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Michigan Districts Seek To Remove Barrier to Finance Suit

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A group of 117 Michigan school districts has asked a state court to eliminate a legal barrier that prevents it from challenging the constitutionality of the state's school-finance system.

The group, which includes the poorest districts in the state, filed suit in Wayne County Circuit Court Sept. 1, seeking the right to use public funds to sue the state.

If that "procedural roadblock" can be overcome, the districts will file a second suit challenging the school-aid formula itself, said John Jacobs, the group's attorney.

Two similar legal assaults on the system were mounted in recent years, although without success. But the districts' officials think the legal climate has changed in their favor since then, said Mr. Jacobs, citing the Kentucky Supreme Court's June decision declaring that state's entire system of school governance and finance invalid.

The districts that filed suit are members of the state school boards association's "in-formula caucus." Under the current finance system, "in-formula" districts are those that qualify for state aid due to their low property values; more affluent districts receive no state aid and are thus labeled "out-of-formula."

Approximately 375 of the state's 560 districts qualify for state aid, according to Richard Wilson, superintendent of the Brandon school district and chairman of the in-formula caucus.

The caucus contends the state aid system is unconstitutional because it has failed to narrow spending disparities between rich and poor districts. "We're looking for a method of distributing state resources that deals those resources equitably," said Mr. Wilson.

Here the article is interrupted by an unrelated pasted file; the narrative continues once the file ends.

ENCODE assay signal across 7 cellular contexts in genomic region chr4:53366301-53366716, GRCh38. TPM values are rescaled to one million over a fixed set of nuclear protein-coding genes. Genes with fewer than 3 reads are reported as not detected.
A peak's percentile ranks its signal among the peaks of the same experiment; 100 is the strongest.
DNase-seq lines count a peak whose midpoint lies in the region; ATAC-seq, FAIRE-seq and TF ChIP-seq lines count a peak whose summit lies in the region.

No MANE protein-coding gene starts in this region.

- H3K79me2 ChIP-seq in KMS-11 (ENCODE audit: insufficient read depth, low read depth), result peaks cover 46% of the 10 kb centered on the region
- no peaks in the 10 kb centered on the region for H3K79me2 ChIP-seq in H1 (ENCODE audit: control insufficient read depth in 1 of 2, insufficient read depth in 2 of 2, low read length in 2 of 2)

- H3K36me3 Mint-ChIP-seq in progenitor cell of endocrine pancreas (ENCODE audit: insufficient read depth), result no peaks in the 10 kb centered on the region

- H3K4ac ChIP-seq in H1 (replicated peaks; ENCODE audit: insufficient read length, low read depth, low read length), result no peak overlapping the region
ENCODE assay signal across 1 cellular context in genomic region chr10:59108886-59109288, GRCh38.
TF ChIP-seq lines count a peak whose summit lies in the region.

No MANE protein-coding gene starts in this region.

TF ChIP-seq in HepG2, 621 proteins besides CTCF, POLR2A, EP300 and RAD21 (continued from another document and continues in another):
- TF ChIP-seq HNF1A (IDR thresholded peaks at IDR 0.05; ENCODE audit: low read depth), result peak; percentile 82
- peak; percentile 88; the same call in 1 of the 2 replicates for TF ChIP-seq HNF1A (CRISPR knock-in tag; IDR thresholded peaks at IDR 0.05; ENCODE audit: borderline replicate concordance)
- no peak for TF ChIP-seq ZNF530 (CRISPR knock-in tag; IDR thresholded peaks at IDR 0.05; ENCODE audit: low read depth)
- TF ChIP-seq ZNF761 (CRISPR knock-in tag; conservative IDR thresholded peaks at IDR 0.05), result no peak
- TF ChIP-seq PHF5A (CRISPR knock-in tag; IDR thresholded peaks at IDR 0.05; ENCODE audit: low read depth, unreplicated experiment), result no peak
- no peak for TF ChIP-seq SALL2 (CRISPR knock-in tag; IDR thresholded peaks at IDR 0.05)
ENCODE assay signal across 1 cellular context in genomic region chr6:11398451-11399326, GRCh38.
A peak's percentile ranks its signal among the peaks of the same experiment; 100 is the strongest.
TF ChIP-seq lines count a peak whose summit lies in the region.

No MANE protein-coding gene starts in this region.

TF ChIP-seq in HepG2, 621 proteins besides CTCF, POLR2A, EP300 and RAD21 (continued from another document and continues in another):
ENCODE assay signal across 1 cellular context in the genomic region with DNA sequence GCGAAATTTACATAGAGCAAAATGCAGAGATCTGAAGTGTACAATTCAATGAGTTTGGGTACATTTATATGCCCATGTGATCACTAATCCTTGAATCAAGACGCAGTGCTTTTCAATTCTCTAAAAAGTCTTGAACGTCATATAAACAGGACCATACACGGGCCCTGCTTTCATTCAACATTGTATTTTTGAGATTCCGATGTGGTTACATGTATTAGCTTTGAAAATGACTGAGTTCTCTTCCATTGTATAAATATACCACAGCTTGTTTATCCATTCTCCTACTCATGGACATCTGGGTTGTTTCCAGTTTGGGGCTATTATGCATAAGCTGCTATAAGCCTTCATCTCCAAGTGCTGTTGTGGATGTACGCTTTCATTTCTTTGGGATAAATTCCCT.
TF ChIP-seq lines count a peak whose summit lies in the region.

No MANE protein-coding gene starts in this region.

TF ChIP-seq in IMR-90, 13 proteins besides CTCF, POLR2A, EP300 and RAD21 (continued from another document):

The state attorney general, superintendent of public instruction, and treasurer were named as defendants in the case. A spokesman for the attorney general declined to comment on the suit last week.

Ballot Measures

In a related development last week, state officials put the finishing touches on two competing school-finance proposals to be put before the voters on the Nov. 7 ballot.

After years of political deadlock over finance issues, the legislature decided last spring to let the voters decide whether and how much to raise taxes to pay for the schools. (See Education Week, June 21, 1989.)

One of the ballot proposals would increase the state sales tax by half a cent, and dedicate the revenue to schools; the other would increase the sales tax by 2 cents, with half a cent going for the schools and and the remainder earmarked for local property-tax relief.

Legislative squabbles have continued over the issue, however, as a bipartisan panel ordered to work out the language of the ballot questions broke off talks in late August.

The panel agreed on the phrasing of the proposed constitutional amendments last week.--mn

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